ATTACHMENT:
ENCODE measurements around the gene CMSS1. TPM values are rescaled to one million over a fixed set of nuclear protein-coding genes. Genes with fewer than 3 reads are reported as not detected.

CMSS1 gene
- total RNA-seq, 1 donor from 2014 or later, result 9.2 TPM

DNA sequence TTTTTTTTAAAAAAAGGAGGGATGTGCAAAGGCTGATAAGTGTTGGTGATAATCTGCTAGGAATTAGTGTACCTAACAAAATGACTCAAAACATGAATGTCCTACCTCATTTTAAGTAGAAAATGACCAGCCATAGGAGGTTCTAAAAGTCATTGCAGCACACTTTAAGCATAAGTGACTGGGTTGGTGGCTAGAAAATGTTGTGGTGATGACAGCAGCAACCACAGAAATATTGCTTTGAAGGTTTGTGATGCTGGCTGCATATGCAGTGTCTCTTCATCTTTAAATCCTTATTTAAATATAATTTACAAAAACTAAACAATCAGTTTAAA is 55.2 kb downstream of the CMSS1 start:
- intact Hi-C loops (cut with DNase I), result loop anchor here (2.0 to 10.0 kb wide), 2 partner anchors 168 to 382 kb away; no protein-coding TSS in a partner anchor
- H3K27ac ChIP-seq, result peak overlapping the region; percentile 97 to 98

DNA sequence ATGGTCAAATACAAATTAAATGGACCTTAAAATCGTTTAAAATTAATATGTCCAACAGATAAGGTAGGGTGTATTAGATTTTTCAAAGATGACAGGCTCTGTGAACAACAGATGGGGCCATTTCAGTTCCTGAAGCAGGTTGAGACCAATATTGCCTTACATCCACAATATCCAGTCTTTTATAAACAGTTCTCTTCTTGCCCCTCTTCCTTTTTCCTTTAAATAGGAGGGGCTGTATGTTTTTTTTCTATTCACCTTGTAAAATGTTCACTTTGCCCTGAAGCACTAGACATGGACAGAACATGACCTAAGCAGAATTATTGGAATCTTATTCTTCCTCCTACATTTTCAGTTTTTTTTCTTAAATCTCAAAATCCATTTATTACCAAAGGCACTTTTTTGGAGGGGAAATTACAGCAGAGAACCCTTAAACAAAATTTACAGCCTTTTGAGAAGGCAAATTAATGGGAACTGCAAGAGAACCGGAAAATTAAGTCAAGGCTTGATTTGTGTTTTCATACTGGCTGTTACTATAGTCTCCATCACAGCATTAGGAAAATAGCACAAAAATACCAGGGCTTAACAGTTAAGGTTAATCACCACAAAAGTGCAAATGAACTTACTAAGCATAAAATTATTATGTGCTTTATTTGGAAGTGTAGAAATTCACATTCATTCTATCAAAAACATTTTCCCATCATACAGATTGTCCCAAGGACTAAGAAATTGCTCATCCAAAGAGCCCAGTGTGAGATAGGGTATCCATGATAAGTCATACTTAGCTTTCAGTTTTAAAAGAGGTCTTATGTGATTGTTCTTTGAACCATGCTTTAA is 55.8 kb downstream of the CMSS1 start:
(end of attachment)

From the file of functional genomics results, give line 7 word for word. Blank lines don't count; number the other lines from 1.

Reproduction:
DNA sequence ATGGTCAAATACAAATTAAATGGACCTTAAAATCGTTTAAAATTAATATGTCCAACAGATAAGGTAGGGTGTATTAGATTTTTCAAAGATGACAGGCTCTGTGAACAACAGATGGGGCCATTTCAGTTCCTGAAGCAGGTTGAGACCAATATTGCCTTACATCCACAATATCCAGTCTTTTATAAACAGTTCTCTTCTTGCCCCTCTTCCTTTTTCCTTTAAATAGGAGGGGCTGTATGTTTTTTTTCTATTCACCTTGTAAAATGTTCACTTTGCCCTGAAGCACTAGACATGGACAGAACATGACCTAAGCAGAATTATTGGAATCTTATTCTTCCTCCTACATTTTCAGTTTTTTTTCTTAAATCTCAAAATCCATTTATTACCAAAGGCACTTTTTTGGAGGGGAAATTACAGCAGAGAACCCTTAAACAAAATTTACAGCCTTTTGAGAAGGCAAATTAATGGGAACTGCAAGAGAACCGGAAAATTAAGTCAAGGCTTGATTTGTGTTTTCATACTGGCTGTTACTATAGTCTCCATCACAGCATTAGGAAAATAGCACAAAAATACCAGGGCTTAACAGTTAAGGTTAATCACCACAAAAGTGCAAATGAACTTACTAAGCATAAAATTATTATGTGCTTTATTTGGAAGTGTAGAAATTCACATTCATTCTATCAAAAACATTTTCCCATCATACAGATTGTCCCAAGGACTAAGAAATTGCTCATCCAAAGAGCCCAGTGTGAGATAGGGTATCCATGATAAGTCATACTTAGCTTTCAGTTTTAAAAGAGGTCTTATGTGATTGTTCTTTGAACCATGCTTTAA is 55.8 kb downstream of the CMSS1 start: